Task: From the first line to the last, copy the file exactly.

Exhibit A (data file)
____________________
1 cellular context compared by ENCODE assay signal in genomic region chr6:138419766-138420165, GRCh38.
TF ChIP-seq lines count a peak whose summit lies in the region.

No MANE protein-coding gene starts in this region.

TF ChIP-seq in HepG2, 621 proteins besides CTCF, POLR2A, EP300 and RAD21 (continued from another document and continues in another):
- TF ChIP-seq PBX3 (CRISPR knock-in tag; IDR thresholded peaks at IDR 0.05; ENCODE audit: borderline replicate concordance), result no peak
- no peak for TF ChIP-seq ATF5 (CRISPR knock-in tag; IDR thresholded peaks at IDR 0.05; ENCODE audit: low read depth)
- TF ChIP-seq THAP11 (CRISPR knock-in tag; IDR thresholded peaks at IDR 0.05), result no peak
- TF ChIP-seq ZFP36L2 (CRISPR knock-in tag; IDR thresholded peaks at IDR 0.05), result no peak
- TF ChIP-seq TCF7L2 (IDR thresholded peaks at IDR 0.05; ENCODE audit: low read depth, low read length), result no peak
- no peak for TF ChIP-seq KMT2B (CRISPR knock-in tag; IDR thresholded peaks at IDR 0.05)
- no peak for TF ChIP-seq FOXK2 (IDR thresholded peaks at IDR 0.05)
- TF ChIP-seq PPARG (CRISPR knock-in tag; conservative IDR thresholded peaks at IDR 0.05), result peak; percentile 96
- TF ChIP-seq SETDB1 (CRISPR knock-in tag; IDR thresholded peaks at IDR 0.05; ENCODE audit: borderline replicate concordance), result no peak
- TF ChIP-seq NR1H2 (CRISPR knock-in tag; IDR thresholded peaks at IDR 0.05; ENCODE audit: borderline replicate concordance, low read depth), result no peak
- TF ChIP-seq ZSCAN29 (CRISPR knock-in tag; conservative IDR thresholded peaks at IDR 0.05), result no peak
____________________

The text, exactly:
1 cellular context compared by ENCODE assay signal in genomic region chr6:138419766-138420165, GRCh38.
TF ChIP-seq lines count a peak whose summit lies in the region.

No MANE protein-coding gene starts in this region.

TF ChIP-seq in HepG2, 621 proteins besides CTCF, POLR2A, EP300 and RAD21 (continued from another document and continues in another):
- TF ChIP-seq PBX3 (CRISPR knock-in tag; IDR thresholded peaks at IDR 0.05; ENCODE audit: borderline replicate concordance), result no peak
- no peak for TF ChIP-seq ATF5 (CRISPR knock-in tag; IDR thresholded peaks at IDR 0.05; ENCODE audit: low read depth)
- TF ChIP-seq THAP11 (CRISPR knock-in tag; IDR thresholded peaks at IDR 0.05), result no peak
- TF ChIP-seq ZFP36L2 (CRISPR knock-in tag; IDR thresholded peaks at IDR 0.05), result no peak
- TF ChIP-seq TCF7L2 (IDR thresholded peaks at IDR 0.05; ENCODE audit: low read depth, low read length), result no peak
- no peak for TF ChIP-seq KMT2B (CRISPR knock-in tag; IDR thresholded peaks at IDR 0.05)
- no peak for TF ChIP-seq FOXK2 (IDR thresholded peaks at IDR 0.05)
- TF ChIP-seq PPARG (CRISPR knock-in tag; conservative IDR thresholded peaks at IDR 0.05), result peak; percentile 96
- TF ChIP-seq SETDB1 (CRISPR knock-in tag; IDR thresholded peaks at IDR 0.05; ENCODE audit: borderline replicate concordance), result no peak
- TF ChIP-seq NR1H2 (CRISPR knock-in tag; IDR thresholded peaks at IDR 0.05; ENCODE audit: borderline replicate concordance, low read depth), result no peak
- TF ChIP-seq ZSCAN29 (CRISPR knock-in tag; conservative IDR thresholded peaks at IDR 0.05), result no peak